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Muscle Nerve. 2020 Feb 8. doi: 10.1002/mus.26830. [Epub ahead of print]

Inclusion-body myositis and primary Sjögren syndrome: mechanisms for shared etiologies.

Author information

1
Rheumatology Department, Royal Adelaide Hospital, Adelaide, South Australia, Australia.
2
Anatomical Pathology, SA Pathology, Adelaide, South Australia, Australia.
3
Radiology Department, Royal Adelaide Hospital, Adelaide, South Australia, Australia.
4
Department of Neurology, Brigham and Women's Hospital, Boston, Massachusetts.
5
Immunology Department, Royal Adelaide Hospital, Adelaide, South Australia, Australia.

Abstract

Herein we report a case of sporadic inclusion-body myositis (sIBM) occurring at an unusually young age in a patient with primary Sjögren syndrome, and use the case to explore possible shared mechanisms for disease susceptibility. Possible factors may include the association of both conditions with the 8.1 ancestral haplotype; the presence of anti-cN1A antibodies, which, although considered specific for sIBM, are also seen in pSS; and the shared association with T-cell large granular lymphocyte leukemia (T-LGLL). Further evaluation of this patient did in fact reveal underlying T-LGLL and mechanisms by which T cells in sIBM may escape immune regulation and contribute to disease phenotype are explored. Despite myofiber infiltration with CD8-positive T cells in sIBM, and, although sIBM is traditionally considered treatment-refractory, we report a significant response to the anti-CD20 monoclonal antibody, rituximab, and discuss possible mechanisms by which this response may be mediated.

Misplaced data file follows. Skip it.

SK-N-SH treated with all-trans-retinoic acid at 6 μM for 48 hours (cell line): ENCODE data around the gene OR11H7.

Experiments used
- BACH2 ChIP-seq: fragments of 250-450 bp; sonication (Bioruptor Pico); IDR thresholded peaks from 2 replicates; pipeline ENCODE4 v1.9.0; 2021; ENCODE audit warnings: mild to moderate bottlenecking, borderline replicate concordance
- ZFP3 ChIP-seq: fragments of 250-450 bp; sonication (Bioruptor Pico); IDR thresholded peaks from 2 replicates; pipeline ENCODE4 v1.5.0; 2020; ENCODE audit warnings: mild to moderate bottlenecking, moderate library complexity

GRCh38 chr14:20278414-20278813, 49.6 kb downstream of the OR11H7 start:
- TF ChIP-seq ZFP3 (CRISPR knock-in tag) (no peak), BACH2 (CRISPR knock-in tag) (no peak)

KEYWORDS:

anti-cN1A; inclusion-body myositis; primary Sjögren syndrome; rimmed vacuoles; rituximab

PMID:
32035011
DOI:
10.1002/mus.26830

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